Quick quiz: How many streaming services do you subscribe to? Okay. Now how much do they each cost? How about together? In my house, the domestic rota includes regular streaming audits: Showtime is out. Hulu is back in, at least until we watch The Bear. Criterion? Be honest with yourself. Somehow, the overall bill keeps creeping higher.
Streaming sprawl has infected the small talk of last resort — “What are you watching these days?” — converting straightforward show recommendations into reluctant sales pitches for yet another $8.99 service with four exclusive shows, one of which is worth streaming. Cue the rueful, worn-out jokes about how, once you add back sports streaming, you’re basically paying for cable. There’s a good chance you do that anyway!
One reason streaming feels like a mess is that it really is a mess after more than a decade of intense, flailing competition between tech companies and legacy-media firms to plan for the post-cable future, resulting in the launch of dozens of streaming options and unprecedented spending on new programming. It’s also experiencing its first real slowdown. Netflix, streaming’s longtime standard-bearer, saw its subscriber base in the U.S. and Canada grow by just 100,000 users last quarter after losing 1.28 million and 600,000 in the two quarters prior — its first losses in over a decade. These declines were a shock to Wall Street but, again, probably didn’t sound so weird to anyone with an internet-connected TV and an awareness of Stranger Things. It’s Netflix! Who is left to sign up? (The company’s reputation in the industry has been slipping as well, as Hollywood insiders told New York earlier this year.)
There were layoffs. Netflix implied that spending on new content — while still breathtakingly high — would be “moderated.” (It also estimates that its competitors, which have been spending lavishly to catch up with Netflix, which is profitable, are collectively losing at least $10 billion a year.) It emphasized, as every American tech company does when it reaches a domestic plateau, that it still has lots of room to grow overseas.
Netflix announced two changes to the product itself. First, it will start cracking down on account sharing, potentially locking out millions of viewers and asking them to pay up. Oh, and also, by the way, no big deal, it’s also going to start showing ads.
There are plenty of caveats here. Ads will be shown only to customers of a new, cheaper tier of the service — $6.99 a month — and only on certain content (albeit most of it). Netflix told investors it didn’t expect users to switch to the new tier but rather hoped it would bring in new subscribers, perhaps some of the ones getting booted from sharing. But industry Netflix watchers knew this was a big deal. Virtually every streaming service either has introduced or is introducing an ad-supported product. Hulu always had one. Disney+ is adding one. Peacock, Paramount, and Discovery+ have them. Amazon has one, sort of (ever heard of Amazon Freevee?). Even Apple is reportedly in conversations about advertisers for a new tier of Apple TV+. Netflix is making a serious concession here. It isn’t doing something other streamers would try to copy. It’s following the pack.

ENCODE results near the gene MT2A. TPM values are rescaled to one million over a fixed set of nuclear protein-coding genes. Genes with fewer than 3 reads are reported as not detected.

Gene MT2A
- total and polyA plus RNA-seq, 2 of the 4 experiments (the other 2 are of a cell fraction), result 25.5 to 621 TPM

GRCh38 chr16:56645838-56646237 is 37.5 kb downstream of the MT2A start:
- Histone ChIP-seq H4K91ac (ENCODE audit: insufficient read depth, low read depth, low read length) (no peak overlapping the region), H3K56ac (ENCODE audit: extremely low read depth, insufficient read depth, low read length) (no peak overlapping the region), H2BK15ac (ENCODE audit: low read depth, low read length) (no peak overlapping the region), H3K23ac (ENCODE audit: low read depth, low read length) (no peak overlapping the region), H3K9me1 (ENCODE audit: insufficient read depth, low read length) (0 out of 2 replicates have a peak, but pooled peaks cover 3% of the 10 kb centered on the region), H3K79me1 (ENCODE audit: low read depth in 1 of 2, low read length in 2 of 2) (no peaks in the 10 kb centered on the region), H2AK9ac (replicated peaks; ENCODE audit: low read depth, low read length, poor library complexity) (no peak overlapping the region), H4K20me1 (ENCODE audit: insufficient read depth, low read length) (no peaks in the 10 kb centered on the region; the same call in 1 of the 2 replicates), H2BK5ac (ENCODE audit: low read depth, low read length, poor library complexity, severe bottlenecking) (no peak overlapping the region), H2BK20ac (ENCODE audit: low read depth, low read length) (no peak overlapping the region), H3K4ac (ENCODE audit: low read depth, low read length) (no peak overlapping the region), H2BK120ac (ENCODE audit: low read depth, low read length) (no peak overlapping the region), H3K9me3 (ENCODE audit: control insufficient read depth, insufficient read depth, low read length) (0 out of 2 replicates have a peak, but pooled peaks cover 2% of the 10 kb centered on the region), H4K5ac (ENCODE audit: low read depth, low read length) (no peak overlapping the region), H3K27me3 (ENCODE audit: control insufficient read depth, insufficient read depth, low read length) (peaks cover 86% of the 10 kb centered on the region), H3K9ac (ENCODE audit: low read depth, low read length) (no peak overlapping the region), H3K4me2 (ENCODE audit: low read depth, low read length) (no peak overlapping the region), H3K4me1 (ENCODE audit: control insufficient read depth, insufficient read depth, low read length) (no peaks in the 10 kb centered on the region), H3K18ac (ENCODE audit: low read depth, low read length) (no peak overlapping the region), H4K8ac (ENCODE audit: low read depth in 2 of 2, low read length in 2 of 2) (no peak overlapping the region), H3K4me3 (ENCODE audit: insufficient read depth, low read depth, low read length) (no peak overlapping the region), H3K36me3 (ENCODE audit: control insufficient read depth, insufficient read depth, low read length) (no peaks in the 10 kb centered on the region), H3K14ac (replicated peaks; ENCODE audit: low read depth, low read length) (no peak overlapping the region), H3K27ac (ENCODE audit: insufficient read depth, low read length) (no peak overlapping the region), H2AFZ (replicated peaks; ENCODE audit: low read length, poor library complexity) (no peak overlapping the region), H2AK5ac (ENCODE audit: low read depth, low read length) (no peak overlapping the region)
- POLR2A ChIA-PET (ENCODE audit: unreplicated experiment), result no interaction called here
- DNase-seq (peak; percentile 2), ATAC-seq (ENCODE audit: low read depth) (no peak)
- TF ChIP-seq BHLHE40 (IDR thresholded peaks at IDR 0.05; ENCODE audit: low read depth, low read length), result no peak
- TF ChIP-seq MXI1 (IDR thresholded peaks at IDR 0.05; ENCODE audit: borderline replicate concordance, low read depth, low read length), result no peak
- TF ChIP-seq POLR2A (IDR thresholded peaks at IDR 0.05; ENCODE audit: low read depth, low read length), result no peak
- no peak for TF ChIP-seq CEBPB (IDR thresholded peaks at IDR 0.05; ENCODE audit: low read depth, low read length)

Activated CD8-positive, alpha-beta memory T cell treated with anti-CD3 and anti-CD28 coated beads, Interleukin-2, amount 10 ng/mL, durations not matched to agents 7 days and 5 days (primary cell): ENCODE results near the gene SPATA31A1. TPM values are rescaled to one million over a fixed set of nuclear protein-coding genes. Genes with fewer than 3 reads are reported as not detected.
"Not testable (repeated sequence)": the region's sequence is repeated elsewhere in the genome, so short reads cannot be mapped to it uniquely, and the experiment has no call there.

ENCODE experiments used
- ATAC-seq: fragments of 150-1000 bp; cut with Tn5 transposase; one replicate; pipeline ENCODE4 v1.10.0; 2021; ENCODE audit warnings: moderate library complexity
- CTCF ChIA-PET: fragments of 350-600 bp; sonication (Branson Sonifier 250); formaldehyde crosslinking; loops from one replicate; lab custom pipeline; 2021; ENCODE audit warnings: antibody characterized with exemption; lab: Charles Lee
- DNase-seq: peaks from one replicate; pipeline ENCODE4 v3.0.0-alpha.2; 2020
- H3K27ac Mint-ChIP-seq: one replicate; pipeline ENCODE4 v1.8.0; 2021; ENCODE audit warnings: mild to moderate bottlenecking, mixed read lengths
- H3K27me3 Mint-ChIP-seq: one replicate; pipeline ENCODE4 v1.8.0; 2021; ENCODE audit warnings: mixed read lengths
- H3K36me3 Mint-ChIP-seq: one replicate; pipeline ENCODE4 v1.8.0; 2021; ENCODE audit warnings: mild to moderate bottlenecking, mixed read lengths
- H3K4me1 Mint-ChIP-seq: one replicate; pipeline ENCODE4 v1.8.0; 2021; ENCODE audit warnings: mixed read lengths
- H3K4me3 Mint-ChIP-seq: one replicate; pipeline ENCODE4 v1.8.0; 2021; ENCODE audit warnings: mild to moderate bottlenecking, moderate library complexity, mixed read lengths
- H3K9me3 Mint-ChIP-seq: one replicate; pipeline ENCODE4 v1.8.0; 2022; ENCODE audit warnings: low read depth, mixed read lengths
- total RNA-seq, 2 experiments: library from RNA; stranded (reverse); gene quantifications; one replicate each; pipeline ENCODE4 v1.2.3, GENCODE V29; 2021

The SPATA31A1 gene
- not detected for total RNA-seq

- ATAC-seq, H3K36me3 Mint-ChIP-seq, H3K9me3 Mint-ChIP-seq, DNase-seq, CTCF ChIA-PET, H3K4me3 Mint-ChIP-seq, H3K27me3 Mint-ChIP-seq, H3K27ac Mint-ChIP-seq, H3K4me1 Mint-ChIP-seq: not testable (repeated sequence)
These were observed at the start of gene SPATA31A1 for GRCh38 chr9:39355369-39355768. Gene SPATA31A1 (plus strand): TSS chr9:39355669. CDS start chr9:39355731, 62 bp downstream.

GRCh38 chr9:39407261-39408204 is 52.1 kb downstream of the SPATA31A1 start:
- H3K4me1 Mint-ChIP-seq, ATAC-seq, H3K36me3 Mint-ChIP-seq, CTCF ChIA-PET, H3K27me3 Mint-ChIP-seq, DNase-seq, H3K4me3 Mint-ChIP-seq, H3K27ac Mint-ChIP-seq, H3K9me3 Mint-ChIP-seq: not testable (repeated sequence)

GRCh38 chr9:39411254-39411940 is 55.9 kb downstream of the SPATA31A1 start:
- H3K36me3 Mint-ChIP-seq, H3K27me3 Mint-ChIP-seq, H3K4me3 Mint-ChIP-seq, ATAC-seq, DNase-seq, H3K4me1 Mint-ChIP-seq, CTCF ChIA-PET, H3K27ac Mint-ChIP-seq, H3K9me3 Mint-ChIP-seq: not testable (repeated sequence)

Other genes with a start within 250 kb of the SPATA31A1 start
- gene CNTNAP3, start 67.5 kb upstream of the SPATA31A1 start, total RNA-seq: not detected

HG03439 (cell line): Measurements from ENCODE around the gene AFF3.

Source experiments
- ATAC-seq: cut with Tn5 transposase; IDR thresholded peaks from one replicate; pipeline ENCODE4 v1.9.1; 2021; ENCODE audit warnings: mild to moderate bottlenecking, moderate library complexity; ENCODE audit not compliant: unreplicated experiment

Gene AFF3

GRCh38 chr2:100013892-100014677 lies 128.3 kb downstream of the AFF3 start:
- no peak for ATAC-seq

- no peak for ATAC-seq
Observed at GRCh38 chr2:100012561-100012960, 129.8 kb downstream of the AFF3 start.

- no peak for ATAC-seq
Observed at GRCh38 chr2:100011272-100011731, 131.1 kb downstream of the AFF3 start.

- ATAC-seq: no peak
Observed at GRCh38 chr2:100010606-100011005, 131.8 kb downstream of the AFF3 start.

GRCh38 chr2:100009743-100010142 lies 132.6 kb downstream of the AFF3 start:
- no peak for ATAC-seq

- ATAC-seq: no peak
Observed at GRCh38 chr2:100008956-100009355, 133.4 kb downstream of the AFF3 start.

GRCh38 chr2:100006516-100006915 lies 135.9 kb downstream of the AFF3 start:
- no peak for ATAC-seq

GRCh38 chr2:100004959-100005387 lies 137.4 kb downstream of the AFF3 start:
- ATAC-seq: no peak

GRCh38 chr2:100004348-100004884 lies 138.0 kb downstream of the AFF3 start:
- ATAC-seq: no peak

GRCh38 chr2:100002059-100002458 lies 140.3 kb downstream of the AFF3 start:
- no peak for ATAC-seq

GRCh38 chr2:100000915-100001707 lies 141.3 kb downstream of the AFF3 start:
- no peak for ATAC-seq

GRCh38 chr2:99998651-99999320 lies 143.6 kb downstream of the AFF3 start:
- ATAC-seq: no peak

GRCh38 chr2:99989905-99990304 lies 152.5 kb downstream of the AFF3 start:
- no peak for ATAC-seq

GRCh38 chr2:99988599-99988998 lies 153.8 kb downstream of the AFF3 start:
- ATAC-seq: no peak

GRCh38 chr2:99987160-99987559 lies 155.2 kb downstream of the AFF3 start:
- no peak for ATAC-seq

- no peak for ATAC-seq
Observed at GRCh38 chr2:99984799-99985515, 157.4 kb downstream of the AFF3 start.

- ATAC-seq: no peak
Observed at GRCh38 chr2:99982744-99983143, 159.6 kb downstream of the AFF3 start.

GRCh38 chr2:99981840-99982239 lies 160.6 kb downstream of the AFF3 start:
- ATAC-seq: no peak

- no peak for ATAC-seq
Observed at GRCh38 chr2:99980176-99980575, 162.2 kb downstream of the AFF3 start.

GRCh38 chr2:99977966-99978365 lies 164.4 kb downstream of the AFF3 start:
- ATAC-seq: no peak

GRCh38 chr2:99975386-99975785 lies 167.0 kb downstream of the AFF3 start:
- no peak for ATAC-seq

Netflix hasn’t just been a streaming service without ads — it also practically declared itself an anti-ad TV company intent on finishing the job TiVo started and a tech firm that would stand against the internet industry’s prevailing model. “We want to be the safe respite where you can explore, you can get stimulated, have fun and enjoy, and have none of the controversy around exploiting users with advertising,” CEO Reed Hastings said in 2020. This wasn’t new messaging. “We, like HBO, are advertising free,” he explained the year before. “That remains a deep part of our brand proposition.” (HBO Max introduced an ad tier the next year.)
In a 2014 New Yorker profile more or less heralding the end of traditional broadcasting, Netflix’s then-VP of content promised an era of creativity free from crude ad-driven demands:
The creative experience is different, too, she said; making “House of Cards” was akin to making “a thirteen-hour movie.” There was no need to recap previous episodes or to insert cliffhangers. Increasingly, show creators can work without executives’ notes, focus groups, concerns about ratings, and anxieties about whether advertisers will resist having their products slotted after a nude scene or one laced with obscenity.